After receiving a blessing from a self-described "Apache grandma," about 300 women and men marched from the defunct plant at 6818 S. Zarzamora, to South Park Mall and back again, hollering chants like "Se ve, se escucha, la mujer esta en la lucha! (It's seen, it's heard, the woman is in the struggle!). They sung along to tunes by the female mariachi group Dueto Gloreva, who changed the words of the popular "El Rey" to "La Reyna," and led a powerful rendition of "Cielito Lindo," the unofficial anthem of the Mexican Revolution. A closing rally included dancing, drumming, dramatic performances, and several moving speeches on topics like domestic violence, immigration, globalization, environmental protection, and reproductive health.
Joleen García, a Fuerza volunteer and member of the march's organizing committee, described the rally's wide agenda as "holistic education" for the woman seeking empowerment. "It's an education that we haven't had in our public schools, especially with immigrants or women without a full 13 years of education," she says. "We want to educate them on their value as women — how to know what you're worth, recognize it, be able to hold that, carry it with you and protect you, and know not to accept anything less than what you're worth."
Fuerza Unida has made this education process a part of its mission, but organizers now hope to get their message across to a very specific group of women — those currently employed by Levi Strauss in its two San Antonio plants and six other locations nationwide. In January, a company press release announced "the possible closure of an undetermined number of U.S. manufacturing plants." Linda Butler, a Levi's spokeswoman recently told the Current that all eight facilities are under risk of closing. When asked if the women in their Costa Rica factories make a dollar an hour, Butler said she did not know but assured us Levi's pays "whatever is lawfully required and the prevailing wage in that country's industry."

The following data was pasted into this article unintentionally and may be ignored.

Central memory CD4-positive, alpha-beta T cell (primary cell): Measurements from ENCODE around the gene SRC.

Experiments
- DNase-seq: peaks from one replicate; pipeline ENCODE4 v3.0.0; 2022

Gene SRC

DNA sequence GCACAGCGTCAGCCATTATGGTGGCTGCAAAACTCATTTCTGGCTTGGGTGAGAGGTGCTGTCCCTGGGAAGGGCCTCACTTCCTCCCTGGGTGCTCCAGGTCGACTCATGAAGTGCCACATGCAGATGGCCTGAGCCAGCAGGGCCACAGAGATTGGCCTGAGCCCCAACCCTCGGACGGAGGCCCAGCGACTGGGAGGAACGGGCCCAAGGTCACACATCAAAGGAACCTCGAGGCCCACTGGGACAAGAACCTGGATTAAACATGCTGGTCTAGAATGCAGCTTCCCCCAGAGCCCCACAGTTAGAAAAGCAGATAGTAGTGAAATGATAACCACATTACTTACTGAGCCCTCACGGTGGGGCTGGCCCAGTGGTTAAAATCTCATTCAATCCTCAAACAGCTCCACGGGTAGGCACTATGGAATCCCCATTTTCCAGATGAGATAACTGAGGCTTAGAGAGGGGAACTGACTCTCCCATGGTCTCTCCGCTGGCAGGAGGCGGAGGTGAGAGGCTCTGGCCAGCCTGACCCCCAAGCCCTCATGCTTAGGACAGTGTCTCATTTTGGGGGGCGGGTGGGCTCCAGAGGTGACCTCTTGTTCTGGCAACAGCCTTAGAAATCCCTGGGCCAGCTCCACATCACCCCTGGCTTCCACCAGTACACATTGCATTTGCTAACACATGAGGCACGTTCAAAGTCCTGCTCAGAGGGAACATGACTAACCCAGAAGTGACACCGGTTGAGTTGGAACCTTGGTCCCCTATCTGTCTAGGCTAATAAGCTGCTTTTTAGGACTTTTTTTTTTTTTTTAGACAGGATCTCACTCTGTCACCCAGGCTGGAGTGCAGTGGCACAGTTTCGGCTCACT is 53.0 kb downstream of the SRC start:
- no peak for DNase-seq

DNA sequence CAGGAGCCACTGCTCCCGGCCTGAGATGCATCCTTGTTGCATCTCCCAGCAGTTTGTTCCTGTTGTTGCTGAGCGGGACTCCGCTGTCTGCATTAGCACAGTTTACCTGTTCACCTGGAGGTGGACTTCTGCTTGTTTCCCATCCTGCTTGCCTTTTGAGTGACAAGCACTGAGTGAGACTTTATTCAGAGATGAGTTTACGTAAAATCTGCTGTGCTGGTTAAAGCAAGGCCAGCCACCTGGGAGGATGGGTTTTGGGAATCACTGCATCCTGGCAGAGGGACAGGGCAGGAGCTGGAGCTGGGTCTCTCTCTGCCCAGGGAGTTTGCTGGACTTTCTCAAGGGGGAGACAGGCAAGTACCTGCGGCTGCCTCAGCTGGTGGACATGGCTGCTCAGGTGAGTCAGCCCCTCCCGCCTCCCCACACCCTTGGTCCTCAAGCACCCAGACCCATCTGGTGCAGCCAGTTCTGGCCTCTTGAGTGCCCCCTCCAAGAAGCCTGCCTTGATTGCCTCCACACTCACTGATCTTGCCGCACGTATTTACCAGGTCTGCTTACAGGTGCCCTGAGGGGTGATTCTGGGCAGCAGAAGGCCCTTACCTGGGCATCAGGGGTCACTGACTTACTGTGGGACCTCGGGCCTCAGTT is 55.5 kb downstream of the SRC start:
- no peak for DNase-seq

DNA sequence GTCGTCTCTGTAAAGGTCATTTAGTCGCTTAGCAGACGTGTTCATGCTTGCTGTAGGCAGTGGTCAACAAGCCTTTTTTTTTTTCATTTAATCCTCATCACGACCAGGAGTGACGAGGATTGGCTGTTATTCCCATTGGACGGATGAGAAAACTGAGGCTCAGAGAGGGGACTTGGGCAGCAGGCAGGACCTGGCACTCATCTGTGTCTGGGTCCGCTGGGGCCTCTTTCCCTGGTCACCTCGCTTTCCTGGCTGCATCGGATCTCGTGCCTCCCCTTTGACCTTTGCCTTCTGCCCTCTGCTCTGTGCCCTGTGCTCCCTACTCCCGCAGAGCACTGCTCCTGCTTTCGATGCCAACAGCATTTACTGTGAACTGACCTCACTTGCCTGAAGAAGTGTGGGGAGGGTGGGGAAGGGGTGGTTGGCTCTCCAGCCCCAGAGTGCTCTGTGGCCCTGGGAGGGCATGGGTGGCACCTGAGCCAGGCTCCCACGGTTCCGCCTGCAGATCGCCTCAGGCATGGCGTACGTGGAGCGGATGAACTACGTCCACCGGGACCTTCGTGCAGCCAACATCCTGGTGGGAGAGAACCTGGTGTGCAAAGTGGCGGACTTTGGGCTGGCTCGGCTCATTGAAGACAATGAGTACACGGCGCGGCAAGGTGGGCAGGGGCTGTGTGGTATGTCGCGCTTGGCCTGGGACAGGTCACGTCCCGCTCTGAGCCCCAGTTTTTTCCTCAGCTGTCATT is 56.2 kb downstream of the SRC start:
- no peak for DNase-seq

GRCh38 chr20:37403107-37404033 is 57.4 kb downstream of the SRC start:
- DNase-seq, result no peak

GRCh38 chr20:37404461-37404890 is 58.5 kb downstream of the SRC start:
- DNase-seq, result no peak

Although three Levi's factory workers from El Paso drove down for the march, there was a noticeable absence of current employees from the two San Antonio plants. One of those factories is not represented by either of the two unions, Unite and United Food and Commercial Workers that represent the other seven U.S. plants. While Fuerza Unida is most eager to help these women—because they literally stood in their shoes 12 years ago — they can also sympathize with their silence and lack of participation thus far. "It's like when we were scared," remembers Casares, "We didn't want to loose our jobs. We understand what they're going through. They may also be in denial like we were in denial."
So what advice would the women of Fuerza Unida give the women following in their fateful footsteps? Mata suggests they begin by organizing, learning their rights, learning English, learning a trade beyond sewing, and getting a GED or higher education. "Then you can go from there. So when they lay you off, you can say, 'I know where I can find another job,'" she explains, "Not like what happened to us, where we just stayed in one corner crying because we didn't know what to do or where to go. At least now we can make changes for the workers, their families, and our community."